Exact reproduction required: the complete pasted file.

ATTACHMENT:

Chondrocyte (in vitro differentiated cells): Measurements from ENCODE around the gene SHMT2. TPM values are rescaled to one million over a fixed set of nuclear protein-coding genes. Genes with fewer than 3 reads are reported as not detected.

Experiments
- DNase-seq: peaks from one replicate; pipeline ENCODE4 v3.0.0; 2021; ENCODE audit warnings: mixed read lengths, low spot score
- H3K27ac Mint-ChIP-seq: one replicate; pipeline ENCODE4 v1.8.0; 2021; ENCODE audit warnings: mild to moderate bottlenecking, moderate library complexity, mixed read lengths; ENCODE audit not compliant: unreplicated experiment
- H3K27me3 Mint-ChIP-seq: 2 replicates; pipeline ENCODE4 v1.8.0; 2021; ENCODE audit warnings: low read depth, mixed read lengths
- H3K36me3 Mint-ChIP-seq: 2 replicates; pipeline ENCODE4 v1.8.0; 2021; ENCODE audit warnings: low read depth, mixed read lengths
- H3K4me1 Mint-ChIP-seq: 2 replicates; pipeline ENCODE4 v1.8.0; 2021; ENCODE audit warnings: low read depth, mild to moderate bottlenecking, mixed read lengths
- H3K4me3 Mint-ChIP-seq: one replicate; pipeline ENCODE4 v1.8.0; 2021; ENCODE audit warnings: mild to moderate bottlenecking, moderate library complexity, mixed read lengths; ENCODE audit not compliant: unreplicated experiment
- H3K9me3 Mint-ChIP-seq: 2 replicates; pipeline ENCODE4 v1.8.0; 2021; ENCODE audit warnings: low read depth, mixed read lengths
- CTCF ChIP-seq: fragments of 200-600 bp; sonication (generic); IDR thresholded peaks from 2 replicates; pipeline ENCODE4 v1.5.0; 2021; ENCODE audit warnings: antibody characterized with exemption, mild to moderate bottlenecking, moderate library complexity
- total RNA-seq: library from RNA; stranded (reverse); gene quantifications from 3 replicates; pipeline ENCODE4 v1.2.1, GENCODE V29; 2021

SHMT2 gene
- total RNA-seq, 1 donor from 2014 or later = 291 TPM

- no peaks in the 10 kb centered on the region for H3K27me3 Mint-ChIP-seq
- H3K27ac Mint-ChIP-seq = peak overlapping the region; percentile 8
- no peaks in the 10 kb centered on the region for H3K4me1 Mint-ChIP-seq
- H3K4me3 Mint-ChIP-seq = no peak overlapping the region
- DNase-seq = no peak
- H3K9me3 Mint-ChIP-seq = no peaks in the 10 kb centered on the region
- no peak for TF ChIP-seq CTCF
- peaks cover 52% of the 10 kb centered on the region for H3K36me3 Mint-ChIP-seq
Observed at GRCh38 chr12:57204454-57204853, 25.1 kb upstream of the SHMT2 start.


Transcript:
Chondrocyte (in vitro differentiated cells): Measurements from ENCODE around the gene SHMT2. TPM values are rescaled to one million over a fixed set of nuclear protein-coding genes. Genes with fewer than 3 reads are reported as not detected.

Experiments
- DNase-seq: peaks from one replicate; pipeline ENCODE4 v3.0.0; 2021; ENCODE audit warnings: mixed read lengths, low spot score
- H3K27ac Mint-ChIP-seq: one replicate; pipeline ENCODE4 v1.8.0; 2021; ENCODE audit warnings: mild to moderate bottlenecking, moderate library complexity, mixed read lengths; ENCODE audit not compliant: unreplicated experiment
- H3K27me3 Mint-ChIP-seq: 2 replicates; pipeline ENCODE4 v1.8.0; 2021; ENCODE audit warnings: low read depth, mixed read lengths
- H3K36me3 Mint-ChIP-seq: 2 replicates; pipeline ENCODE4 v1.8.0; 2021; ENCODE audit warnings: low read depth, mixed read lengths
- H3K4me1 Mint-ChIP-seq: 2 replicates; pipeline ENCODE4 v1.8.0; 2021; ENCODE audit warnings: low read depth, mild to moderate bottlenecking, mixed read lengths
- H3K4me3 Mint-ChIP-seq: one replicate; pipeline ENCODE4 v1.8.0; 2021; ENCODE audit warnings: mild to moderate bottlenecking, moderate library complexity, mixed read lengths; ENCODE audit not compliant: unreplicated experiment
- H3K9me3 Mint-ChIP-seq: 2 replicates; pipeline ENCODE4 v1.8.0; 2021; ENCODE audit warnings: low read depth, mixed read lengths
- CTCF ChIP-seq: fragments of 200-600 bp; sonication (generic); IDR thresholded peaks from 2 replicates; pipeline ENCODE4 v1.5.0; 2021; ENCODE audit warnings: antibody characterized with exemption, mild to moderate bottlenecking, moderate library complexity
- total RNA-seq: library from RNA; stranded (reverse); gene quantifications from 3 replicates; pipeline ENCODE4 v1.2.1, GENCODE V29; 2021

SHMT2 gene
- total RNA-seq, 1 donor from 2014 or later = 291 TPM

- no peaks in the 10 kb centered on the region for H3K27me3 Mint-ChIP-seq
- H3K27ac Mint-ChIP-seq = peak overlapping the region; percentile 8
- no peaks in the 10 kb centered on the region for H3K4me1 Mint-ChIP-seq
- H3K4me3 Mint-ChIP-seq = no peak overlapping the region
- DNase-seq = no peak
- H3K9me3 Mint-ChIP-seq = no peaks in the 10 kb centered on the region
- no peak for TF ChIP-seq CTCF
- peaks cover 52% of the 10 kb centered on the region for H3K36me3 Mint-ChIP-seq
Observed at GRCh38 chr12:57204454-57204853, 25.1 kb upstream of the SHMT2 start.